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Wal-Mart Is Growing In Same-Sex Marriage Territory

Wal-Mart’s decision to speak out against Arkansas’s proposed religious freedom law might have seemed surprising. After all, the retail giant has a decidedly conservative reputation.

But Wal-Mart is changing. The company is increasingly shifting away from its rural roots and expanding in areas where same-sex marriage is much more popular.

In a statement released on Twitter on Tuesday, Wal-Mart CEO Doug McMillon asked Gov. Asa Hutchinson of Arkansas to veto the state’s proposed religious freedom law, which opponents say could allow businesses to discriminate against same-sex couples. (Supporters of the law say it would defend religious rights and wouldn’t protect discrimination.) McMillon said the bill “threatens to undermine the spirit of inclusion present throughout the state of Arkansas and does not represent the values we proudly uphold.”

Arkansas, where Wal-Mart is based, isn’t exactly a bastion of support for gay rights. Only 36 percent of its residents support same-sex marriage, the smallest share of any state other than Alabama or Mississippi, according to a 2014 poll by the Public Religion Research Institute. And Wal-Mart’s stores are heavily concentrated in states where same-sex marriage is unpopular; nearly 80 percent of Wal-Marts are in states where support for same-sex marriage is lower than in the nation as a whole. (Our data on Wal-Mart locations is from AggData.)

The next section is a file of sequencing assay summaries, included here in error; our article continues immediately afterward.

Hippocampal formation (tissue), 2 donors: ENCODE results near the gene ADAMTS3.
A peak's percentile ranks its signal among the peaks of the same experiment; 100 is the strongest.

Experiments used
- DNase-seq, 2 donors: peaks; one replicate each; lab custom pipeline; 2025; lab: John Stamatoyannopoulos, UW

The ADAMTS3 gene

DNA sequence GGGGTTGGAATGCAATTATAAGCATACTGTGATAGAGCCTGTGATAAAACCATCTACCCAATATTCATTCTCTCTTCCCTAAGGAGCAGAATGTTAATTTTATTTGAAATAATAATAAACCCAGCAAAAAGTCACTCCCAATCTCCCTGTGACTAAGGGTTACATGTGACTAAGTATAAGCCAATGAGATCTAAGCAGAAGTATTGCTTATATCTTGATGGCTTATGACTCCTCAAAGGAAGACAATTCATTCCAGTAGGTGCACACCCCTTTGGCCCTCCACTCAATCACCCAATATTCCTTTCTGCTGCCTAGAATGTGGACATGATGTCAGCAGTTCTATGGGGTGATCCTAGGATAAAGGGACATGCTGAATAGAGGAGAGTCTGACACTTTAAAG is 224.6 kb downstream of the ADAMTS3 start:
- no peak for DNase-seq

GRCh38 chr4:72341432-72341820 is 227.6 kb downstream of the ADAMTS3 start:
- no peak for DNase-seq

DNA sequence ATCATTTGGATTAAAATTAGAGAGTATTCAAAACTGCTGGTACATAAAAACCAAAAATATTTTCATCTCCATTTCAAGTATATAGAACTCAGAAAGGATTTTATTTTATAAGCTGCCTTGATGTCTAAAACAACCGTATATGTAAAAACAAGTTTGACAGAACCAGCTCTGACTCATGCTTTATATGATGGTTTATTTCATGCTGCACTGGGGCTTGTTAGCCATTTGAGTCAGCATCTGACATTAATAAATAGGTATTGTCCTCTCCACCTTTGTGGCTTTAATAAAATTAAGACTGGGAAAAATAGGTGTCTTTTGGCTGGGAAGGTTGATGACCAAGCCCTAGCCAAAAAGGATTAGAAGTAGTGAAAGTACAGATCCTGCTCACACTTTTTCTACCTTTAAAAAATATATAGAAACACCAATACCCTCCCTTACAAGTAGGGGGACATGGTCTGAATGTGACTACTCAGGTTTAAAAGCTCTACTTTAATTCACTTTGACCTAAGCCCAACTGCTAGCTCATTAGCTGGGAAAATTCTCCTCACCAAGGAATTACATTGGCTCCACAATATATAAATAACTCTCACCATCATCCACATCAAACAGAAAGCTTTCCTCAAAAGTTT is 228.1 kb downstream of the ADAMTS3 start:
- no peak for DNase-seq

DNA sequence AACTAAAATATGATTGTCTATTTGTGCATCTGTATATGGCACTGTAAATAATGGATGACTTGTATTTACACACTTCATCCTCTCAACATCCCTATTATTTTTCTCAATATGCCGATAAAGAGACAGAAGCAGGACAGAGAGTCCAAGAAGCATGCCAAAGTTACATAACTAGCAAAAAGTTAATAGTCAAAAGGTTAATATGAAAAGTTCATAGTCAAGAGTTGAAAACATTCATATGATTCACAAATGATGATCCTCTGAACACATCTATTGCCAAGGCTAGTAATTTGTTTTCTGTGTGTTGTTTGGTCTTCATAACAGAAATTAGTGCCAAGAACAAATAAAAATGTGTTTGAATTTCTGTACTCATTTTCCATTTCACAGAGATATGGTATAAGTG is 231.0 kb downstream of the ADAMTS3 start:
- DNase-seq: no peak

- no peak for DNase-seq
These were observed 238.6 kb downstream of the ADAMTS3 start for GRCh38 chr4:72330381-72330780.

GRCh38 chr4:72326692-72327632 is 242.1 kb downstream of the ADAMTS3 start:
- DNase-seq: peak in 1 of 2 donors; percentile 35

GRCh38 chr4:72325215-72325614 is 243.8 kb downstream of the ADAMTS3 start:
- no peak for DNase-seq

But that’s the old Wal-Mart. Much of the chain’s recent growth has been in states where support for same-sex marriage is particularly strong, such as California and New York. (Of course, Wal-Mart continues to expand in states such as Texas that remain relatively opposed to same-sex marriage.)

More significantly, though, Wal-Mart is becoming much more urban. For much of its history, the company specialized in building giant stores in suburban and exurban areas. But with untapped territory running out, the company is increasingly opening smaller stores in or near cities, where support for gay rights tends to be much stronger. More than half of the stores opened since 2008 have been grocery-focused “neighborhood markets,” which are generally in denser areas.


Companies walk a fine line when they try to appeal to new customers without alienating old ones. But on same-sex marriage, at least, that risk may be becoming less acute over time. A majority of Americans now support extending marriage rights to same-sex couples, up from less than a third a decade ago, according to the Pew Research Center.

Methodology note: AggData, a market-research company, provided us with Wal-Mart locations, which it scrapes from the company’s Web site. AggData doesn’t collect data on when stores open, but by tracking locations over time, it can identify new stores. The locations are geocoded by latitude and longitude, which we converted to counties. About 2 percent of the locations were lost in the conversion.

We used county population density, from the Census Bureau, as a proxy for urban/rural status. Low-density counties are those in the least dense 25 percent of counties; high-density are in the densest 25 percent; medium-density is everything else.

Ben Casselman was a senior editor and the chief economics writer for FiveThirtyEight.

Andrew Flowers wrote about economics and sports for FiveThirtyEight.